The IVR strategy is very attractive for several reasons. It ensures that corium is maintained in the vessel, avoiding the presence of large masses of radioactive materials in the containment and the risks of failure of the containment. In principle, external cooling of the vessel appears to be able to extract enough power and is suitable for long-term stabilization of corium. Also the practical design, under its simplest form, appears less expensive than an external core-catcher.

Although this IVR strategy is not new, its potential is still not fully investigated. In order to consolidate the results of these investigations, perform additional studies for the missing parts, and explore the possibilities of IVR in more detail, the HORIZON 2020 project In-Vessel Melt Retention Severe Accident Management Strategy for Existing and Future NPPs (IVMR) [9] was initiated.

The main objective of this article is to investigate various modes of ex-vessel heat transfer and to make a comparison between them. A numerical study of severe accident in the nuclear reactor and the analysis of corium retention inside the reactor pressure vessel are presented. A full plant model of a ~2000 MW thermal power BWR reactor was used and large break Loss of Coolant Accident (LOCA) with total failure of cooling water injection was assumed. Full accident sequence from normal operation conditions to core heat-up, melting, and relocation into lower head was modelled. The ex-vessel cooling was investigated with the available options of the heat transfer modes in the RELAP/SCDAPSIM computer code.

2. Selection of Accident Scenario for the Analysis

The analysis of IVR strategy for BWR type NPP is performed in the frame of IVMR project. As a basis for the analysis the generic BWR model of General Electric BWR-5 reactor installed in Mark-II containment, developed in the frame of the international SCDAP Development and Training Program (SDTP) [1113], was used. The most important features of this modelled generic BWR-5 reactor are presented in the Table 1.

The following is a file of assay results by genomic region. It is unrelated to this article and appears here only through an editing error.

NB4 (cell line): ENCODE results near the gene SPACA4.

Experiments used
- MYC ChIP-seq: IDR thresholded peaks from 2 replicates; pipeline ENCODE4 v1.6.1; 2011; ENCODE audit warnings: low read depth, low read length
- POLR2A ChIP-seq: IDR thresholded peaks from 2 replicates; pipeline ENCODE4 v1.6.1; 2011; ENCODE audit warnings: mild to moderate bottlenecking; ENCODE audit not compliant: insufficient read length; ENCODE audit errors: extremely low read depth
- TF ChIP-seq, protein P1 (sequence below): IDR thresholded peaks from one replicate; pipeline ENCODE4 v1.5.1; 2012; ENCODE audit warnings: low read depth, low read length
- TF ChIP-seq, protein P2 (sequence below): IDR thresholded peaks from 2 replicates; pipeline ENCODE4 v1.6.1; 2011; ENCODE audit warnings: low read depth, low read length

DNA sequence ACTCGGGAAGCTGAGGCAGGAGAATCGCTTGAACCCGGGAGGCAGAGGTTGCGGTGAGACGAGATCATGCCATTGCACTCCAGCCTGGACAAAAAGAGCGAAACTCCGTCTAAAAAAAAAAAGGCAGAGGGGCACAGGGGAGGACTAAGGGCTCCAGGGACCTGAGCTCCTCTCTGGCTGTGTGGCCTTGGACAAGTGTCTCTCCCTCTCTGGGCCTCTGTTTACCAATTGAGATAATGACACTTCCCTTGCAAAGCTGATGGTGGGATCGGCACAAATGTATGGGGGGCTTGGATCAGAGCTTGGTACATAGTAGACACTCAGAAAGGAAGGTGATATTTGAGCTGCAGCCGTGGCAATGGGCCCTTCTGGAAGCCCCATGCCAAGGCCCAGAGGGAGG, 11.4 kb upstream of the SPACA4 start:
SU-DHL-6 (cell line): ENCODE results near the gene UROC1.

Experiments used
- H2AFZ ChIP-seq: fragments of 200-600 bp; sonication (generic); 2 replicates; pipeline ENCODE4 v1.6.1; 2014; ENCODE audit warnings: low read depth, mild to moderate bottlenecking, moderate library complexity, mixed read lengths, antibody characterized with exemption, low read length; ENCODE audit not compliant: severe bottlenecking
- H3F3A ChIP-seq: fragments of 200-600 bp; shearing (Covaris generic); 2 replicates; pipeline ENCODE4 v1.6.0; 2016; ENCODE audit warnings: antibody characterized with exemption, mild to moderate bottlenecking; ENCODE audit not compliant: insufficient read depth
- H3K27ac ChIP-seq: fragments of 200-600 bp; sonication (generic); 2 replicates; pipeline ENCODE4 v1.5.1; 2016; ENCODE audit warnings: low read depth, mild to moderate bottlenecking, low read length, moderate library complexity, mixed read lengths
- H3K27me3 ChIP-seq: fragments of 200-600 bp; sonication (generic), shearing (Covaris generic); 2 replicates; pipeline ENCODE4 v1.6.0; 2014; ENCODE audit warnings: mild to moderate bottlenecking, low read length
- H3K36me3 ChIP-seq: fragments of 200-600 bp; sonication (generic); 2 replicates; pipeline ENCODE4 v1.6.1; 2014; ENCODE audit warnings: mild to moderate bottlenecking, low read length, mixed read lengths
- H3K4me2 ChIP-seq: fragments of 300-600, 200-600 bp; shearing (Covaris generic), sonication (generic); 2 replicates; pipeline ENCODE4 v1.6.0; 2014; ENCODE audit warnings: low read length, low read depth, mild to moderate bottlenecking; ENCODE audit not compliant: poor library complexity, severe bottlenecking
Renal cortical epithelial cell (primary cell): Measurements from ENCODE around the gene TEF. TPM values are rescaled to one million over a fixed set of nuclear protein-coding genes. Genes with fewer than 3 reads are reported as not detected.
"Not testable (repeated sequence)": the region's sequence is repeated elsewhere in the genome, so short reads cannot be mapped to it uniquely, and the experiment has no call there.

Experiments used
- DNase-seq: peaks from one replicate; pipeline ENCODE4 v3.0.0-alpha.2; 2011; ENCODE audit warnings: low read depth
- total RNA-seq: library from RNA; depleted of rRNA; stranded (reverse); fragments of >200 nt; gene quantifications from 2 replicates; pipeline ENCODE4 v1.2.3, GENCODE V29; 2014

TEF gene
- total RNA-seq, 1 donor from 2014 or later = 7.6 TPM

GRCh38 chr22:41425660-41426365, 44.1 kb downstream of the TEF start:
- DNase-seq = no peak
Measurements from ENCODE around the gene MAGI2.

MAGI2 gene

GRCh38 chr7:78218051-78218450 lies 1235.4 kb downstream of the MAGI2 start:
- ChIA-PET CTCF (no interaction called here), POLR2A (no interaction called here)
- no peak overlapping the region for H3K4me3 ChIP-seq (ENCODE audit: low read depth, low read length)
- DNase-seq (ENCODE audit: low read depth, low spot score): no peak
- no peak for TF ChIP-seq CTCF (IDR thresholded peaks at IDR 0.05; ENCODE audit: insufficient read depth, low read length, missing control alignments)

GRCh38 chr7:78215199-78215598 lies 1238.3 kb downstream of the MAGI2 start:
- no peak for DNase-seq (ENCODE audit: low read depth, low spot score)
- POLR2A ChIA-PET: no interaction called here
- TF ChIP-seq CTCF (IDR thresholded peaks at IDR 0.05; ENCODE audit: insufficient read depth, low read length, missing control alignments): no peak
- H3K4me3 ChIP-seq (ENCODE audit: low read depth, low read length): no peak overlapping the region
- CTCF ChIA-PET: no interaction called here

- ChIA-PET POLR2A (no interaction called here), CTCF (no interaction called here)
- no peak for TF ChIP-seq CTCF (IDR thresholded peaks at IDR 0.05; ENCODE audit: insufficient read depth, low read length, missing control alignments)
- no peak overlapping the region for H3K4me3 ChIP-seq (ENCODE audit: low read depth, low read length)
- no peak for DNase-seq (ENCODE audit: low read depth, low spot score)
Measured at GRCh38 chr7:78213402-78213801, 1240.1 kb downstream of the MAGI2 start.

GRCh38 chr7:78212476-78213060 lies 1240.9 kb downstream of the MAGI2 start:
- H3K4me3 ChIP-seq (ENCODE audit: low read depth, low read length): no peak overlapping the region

Table 1: General data of BWR-5 [1416].

The general practice suggests that in the safety analysis the worst case scenario should be investigated. For a BWR type reactor, a scenario with the large break LOCA is considered to lead to the worst consequences in the shortest time. In this study, a guillotine break of external circulation pump suction pipe, LOCA without injection of cooling water due to the failure of the Emergency of Core Cooling Systems (ECCS), is considered. The main assumptions for this scenario are as follows: at time moment t = 0 s reactor is shut down (SCRAM’ed), main coolant pumps are tripped, and main steam Isolation valves are closed; cooling water are not supplied during all accident scenario. This is a hypothetical scenario in order to cause the fast core melt and observe the slumping of melted materials to the lower head, which leads to heating of the bottom of the RPV. The containment is modelled and external cooling of the reactor vessel is considered. The technical measures for supplying the water into the reactor cavity are not analyzed in this study. It was assumed that the cavity is filled before the meltdown and slumping of the melted materials into the reactor lower head.

3. RELAP/SCDAPSIM Model Description